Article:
Performing artist & videographer to record Wardsville

Wow!  Cara Spooner (grandaughter of Mrs Frances Lutchin, widow of the late Jack Lutchin) is coming to the bicentennial party to help capture our heritage and stories.  Cara is an accomplished and entrepreneurial performance artist who is making her way in the rough and tumble world of the arts and culture.  She is talented, smart, and a whirlwind of energy.  She got wind of Wardsville’s bicentennial party from her parents, Cathy (Lutchin) and Keith Spooner.  Her cousin, Lawrence Merin, son of Jack Lutchin’s twin sister (the late Anne Merin), is working on the Wardsville Legacy Photo shoot.  Here’s Cara’s proposal for Wardsville (written in lovely proposal jargonese):

For the Wardsville 200 year bicentennial, Spooner and Rabyniuk will strive to participate and integrate into the rhythms and lives of the people of Wardsville.  Through interviews, walks and attending community events, they will gather personal stories seeped in the places and people of Wardsville.  Film, photography and site-specific performance will be the primary forms which will re-animate the embodied stories of the community.


Cara Spooner and Simon Rabyniuk are Canadian artists exploring site-specificity through an interdisciplinary practice. Their work draws upon participatory research models as well as different modes of dance, performance art and media arts. Having left the studio behind, they explore familiar and unfamiliar places using psycho-geographic and alternative mapping techniques to articulate the psychological and emotional impact of place on people.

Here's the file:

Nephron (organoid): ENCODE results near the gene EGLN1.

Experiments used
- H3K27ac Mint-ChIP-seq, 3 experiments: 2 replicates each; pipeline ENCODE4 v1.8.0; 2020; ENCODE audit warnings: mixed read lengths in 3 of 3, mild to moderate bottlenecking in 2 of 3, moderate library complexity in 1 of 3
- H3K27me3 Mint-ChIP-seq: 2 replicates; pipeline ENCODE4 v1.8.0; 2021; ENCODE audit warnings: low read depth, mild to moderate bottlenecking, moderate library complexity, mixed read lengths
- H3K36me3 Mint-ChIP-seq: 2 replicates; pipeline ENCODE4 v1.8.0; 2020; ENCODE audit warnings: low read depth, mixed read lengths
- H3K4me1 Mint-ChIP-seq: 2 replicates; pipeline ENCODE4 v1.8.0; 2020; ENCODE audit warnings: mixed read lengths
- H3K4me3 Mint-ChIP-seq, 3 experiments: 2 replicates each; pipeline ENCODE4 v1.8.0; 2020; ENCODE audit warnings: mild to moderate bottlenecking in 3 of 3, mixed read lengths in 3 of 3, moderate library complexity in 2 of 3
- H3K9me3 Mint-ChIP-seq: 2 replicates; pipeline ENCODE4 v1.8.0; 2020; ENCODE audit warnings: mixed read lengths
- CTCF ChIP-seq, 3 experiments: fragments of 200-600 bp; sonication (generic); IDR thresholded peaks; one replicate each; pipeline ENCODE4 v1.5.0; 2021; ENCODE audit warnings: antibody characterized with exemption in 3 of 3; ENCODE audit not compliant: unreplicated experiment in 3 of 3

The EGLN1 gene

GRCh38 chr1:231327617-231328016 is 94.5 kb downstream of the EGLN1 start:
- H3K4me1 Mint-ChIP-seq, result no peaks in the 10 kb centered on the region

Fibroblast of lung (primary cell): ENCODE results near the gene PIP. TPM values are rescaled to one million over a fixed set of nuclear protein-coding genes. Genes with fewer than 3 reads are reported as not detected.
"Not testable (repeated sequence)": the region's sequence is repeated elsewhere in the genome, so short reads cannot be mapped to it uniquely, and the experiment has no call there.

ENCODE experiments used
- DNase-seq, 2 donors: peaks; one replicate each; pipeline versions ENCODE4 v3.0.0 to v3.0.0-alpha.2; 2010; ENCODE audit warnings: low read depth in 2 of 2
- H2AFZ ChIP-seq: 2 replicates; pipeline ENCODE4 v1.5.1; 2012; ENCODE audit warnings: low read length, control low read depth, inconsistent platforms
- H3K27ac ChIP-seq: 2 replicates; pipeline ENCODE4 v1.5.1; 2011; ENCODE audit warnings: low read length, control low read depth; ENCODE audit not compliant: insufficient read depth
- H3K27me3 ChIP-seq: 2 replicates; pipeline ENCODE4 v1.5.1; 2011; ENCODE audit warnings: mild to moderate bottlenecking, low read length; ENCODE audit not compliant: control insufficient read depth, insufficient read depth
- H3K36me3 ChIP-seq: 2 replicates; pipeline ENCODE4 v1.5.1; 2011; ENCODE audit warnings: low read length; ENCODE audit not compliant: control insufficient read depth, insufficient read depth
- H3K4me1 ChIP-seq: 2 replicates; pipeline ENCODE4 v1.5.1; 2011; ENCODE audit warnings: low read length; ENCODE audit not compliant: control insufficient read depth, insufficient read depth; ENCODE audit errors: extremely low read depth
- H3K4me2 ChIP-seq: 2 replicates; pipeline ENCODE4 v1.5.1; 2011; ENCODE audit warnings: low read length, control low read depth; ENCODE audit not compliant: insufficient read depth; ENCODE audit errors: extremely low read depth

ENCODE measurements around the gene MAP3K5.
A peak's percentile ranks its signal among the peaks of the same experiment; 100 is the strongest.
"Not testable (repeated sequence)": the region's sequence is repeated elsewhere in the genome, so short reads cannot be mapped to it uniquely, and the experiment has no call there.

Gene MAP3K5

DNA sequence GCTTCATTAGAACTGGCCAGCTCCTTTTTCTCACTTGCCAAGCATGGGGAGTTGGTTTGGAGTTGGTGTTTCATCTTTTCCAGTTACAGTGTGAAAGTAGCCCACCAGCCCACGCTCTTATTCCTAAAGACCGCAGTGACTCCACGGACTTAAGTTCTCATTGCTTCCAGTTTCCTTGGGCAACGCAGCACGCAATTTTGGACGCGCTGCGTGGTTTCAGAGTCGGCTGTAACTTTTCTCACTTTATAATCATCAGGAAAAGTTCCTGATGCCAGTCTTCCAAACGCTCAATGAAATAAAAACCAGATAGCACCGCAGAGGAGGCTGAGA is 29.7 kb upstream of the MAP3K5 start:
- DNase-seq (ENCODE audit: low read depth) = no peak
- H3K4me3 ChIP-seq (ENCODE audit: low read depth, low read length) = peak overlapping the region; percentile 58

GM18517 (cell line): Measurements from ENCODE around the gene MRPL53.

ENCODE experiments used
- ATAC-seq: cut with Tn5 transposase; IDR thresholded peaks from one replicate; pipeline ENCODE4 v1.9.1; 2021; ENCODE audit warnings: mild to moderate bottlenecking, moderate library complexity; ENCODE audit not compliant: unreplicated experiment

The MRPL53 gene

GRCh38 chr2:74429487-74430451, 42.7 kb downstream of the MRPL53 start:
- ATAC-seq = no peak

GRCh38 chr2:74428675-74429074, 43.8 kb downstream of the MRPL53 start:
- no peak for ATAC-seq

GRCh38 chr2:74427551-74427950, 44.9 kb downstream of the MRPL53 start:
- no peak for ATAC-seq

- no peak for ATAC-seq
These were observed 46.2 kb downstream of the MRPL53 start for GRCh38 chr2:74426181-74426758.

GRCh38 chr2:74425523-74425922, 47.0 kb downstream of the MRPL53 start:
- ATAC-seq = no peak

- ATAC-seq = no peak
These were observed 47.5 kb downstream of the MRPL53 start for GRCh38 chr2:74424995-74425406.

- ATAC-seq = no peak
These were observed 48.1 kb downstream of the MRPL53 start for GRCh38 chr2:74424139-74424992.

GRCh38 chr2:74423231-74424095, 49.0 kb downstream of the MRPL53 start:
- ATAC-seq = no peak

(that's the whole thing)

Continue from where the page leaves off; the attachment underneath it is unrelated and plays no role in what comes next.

Working with individuals and communities, Spooner and Rabyniuk value what is already there, acknowledging the strengths and limitations within each context. They hold a broad definition of culture, that imports value on the many expressions of self-definition that shape the built and social environment of a community. For them, culture is a dynamic force that includes both affirmations of, and challenges to, established identities.

Important to their work is the idea of scale, or of understanding history, architecture, communities, and bodies, in contrasting relationships. Research into sites is conducted though walks, interviews, and partnerships with local clubs and organizations. The ensuing films and performances focus on specific stories and locations with the intent to make personal memory visible. In doing so, they seek to use personal gesture as a means of reconstituting a sense of public life.

Some influences on their work are Harrell Fletcher, Francis Alys, Future Farmers, Alfredo Jarr, Diane Borsato as well as Adrian Howells and Keith Hennessy.


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